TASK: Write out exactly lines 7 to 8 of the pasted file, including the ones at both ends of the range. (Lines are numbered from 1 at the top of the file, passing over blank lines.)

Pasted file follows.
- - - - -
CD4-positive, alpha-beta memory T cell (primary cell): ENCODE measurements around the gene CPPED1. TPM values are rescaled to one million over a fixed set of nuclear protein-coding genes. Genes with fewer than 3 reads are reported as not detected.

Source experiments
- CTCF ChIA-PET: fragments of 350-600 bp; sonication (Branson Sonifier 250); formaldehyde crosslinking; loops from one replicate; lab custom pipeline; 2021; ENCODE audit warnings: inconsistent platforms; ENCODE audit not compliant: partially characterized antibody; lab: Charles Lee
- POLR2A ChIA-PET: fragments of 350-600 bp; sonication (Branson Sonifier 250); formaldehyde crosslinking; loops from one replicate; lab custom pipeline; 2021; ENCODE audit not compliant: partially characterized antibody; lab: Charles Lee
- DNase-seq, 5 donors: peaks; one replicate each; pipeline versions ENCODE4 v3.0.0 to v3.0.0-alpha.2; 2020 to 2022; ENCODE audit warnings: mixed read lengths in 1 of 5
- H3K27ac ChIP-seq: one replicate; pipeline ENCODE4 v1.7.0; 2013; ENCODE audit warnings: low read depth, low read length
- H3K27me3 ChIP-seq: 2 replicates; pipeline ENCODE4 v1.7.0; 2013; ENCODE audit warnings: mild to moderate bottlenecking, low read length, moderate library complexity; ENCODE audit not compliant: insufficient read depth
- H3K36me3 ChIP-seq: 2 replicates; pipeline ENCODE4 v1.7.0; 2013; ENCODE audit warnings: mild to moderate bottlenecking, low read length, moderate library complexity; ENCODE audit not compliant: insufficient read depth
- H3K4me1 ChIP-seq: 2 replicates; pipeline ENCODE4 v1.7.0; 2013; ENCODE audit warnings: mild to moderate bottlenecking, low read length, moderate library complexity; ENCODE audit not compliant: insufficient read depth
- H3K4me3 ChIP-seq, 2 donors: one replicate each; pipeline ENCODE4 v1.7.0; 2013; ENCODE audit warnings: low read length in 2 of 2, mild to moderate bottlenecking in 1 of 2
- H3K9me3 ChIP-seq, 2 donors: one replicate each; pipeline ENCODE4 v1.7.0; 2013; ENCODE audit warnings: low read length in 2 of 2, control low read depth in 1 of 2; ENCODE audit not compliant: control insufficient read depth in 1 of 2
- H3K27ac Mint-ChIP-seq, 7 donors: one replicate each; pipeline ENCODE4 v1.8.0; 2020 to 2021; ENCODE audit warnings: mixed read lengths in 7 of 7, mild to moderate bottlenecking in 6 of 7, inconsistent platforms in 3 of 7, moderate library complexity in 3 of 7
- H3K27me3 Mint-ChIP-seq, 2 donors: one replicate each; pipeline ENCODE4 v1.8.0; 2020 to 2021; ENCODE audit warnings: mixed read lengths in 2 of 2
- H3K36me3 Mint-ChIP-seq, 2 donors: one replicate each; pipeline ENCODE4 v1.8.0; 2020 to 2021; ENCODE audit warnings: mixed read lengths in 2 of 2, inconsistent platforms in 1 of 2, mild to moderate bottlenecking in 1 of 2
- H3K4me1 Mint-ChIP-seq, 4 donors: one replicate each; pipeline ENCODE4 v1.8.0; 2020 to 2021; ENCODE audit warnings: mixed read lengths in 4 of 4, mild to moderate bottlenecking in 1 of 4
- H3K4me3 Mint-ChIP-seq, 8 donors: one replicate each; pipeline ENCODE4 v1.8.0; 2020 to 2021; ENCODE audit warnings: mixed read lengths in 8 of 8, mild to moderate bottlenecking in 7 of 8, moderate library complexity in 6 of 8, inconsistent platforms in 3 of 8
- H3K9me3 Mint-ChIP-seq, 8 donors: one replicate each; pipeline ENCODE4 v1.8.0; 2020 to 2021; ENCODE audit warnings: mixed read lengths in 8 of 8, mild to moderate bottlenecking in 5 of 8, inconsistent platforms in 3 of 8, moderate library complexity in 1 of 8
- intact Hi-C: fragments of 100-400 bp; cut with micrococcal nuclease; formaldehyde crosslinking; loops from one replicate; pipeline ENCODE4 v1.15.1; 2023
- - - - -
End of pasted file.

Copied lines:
- H3K27me3 ChIP-seq: 2 replicates; pipeline ENCODE4 v1.7.0; 2013; ENCODE audit warnings: mild to moderate bottlenecking, low read length, moderate library complexity; ENCODE audit not compliant: insufficient read depth
- H3K36me3 ChIP-seq: 2 replicates; pipeline ENCODE4 v1.7.0; 2013; ENCODE audit warnings: mild to moderate bottlenecking, low read length, moderate library complexity; ENCODE audit not compliant: insufficient read depth